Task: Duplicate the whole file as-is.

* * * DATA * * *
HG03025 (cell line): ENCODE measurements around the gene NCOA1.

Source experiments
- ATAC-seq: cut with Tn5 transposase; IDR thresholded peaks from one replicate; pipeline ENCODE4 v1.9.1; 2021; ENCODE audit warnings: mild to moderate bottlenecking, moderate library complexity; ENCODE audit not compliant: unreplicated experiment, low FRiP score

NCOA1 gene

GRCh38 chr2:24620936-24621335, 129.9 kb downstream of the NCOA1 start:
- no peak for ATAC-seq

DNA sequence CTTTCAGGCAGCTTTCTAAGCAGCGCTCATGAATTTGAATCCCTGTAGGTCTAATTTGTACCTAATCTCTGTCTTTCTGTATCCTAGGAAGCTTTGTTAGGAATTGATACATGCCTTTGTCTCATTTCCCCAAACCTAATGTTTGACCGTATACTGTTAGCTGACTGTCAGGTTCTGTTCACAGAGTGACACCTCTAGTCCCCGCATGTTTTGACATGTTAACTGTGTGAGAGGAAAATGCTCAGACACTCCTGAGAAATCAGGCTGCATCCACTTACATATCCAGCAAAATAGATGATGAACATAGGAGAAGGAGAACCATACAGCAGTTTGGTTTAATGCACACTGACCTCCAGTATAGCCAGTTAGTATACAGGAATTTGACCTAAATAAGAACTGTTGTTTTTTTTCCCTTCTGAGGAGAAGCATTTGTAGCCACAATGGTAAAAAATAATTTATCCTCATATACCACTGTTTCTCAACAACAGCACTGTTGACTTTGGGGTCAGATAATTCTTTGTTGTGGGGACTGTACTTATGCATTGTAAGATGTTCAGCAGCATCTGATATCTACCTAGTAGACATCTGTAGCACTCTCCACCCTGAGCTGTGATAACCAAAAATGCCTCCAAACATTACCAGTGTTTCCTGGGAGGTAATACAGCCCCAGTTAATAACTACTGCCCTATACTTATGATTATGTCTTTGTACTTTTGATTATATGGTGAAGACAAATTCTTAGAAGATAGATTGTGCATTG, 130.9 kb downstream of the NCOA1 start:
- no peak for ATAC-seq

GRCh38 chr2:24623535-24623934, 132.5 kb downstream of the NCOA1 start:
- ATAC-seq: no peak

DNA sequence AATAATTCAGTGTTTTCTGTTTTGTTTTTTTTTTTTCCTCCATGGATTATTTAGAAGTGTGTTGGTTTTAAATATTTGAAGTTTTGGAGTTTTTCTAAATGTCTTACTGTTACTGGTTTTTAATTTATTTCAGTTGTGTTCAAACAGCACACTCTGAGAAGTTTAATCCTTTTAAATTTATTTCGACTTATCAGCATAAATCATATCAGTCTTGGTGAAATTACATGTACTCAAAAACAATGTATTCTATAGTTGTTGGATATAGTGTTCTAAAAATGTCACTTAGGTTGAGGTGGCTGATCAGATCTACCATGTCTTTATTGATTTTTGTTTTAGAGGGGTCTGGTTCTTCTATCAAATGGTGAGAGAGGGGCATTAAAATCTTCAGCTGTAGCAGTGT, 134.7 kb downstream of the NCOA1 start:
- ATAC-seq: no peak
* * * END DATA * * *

HG03025 (cell line): ENCODE measurements around the gene NCOA1.

Source experiments
- ATAC-seq: cut with Tn5 transposase; IDR thresholded peaks from one replicate; pipeline ENCODE4 v1.9.1; 2021; ENCODE audit warnings: mild to moderate bottlenecking, moderate library complexity; ENCODE audit not compliant: unreplicated experiment, low FRiP score

NCOA1 gene

GRCh38 chr2:24620936-24621335, 129.9 kb downstream of the NCOA1 start:
- no peak for ATAC-seq

DNA sequence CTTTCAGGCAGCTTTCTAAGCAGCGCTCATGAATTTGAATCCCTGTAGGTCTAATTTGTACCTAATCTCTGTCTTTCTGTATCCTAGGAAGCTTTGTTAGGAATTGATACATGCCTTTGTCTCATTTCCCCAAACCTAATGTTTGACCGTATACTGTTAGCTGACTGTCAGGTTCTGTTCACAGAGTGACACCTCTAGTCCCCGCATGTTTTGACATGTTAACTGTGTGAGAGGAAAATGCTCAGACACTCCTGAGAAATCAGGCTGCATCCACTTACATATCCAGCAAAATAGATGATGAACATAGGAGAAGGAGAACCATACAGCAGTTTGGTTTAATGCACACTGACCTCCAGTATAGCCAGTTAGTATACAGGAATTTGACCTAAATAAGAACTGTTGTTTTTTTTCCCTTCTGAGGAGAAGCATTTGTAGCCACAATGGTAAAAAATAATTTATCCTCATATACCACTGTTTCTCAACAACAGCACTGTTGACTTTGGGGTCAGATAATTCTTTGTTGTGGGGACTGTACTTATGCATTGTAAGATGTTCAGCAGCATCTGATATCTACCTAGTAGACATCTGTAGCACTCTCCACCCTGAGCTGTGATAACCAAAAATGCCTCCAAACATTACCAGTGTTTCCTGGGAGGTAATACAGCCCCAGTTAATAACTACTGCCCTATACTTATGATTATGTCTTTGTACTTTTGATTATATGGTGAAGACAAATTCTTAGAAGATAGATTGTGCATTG, 130.9 kb downstream of the NCOA1 start:
- no peak for ATAC-seq

GRCh38 chr2:24623535-24623934, 132.5 kb downstream of the NCOA1 start:
- ATAC-seq: no peak

DNA sequence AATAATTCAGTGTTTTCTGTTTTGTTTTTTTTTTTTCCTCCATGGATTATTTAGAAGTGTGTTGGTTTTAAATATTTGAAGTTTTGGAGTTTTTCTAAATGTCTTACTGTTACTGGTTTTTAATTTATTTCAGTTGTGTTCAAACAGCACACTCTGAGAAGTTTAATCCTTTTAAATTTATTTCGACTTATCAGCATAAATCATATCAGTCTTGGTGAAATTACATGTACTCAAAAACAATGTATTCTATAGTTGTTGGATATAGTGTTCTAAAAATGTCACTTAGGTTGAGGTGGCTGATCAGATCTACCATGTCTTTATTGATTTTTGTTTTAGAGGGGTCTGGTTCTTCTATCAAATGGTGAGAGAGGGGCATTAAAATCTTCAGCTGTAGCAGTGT, 134.7 kb downstream of the NCOA1 start:
- ATAC-seq: no peak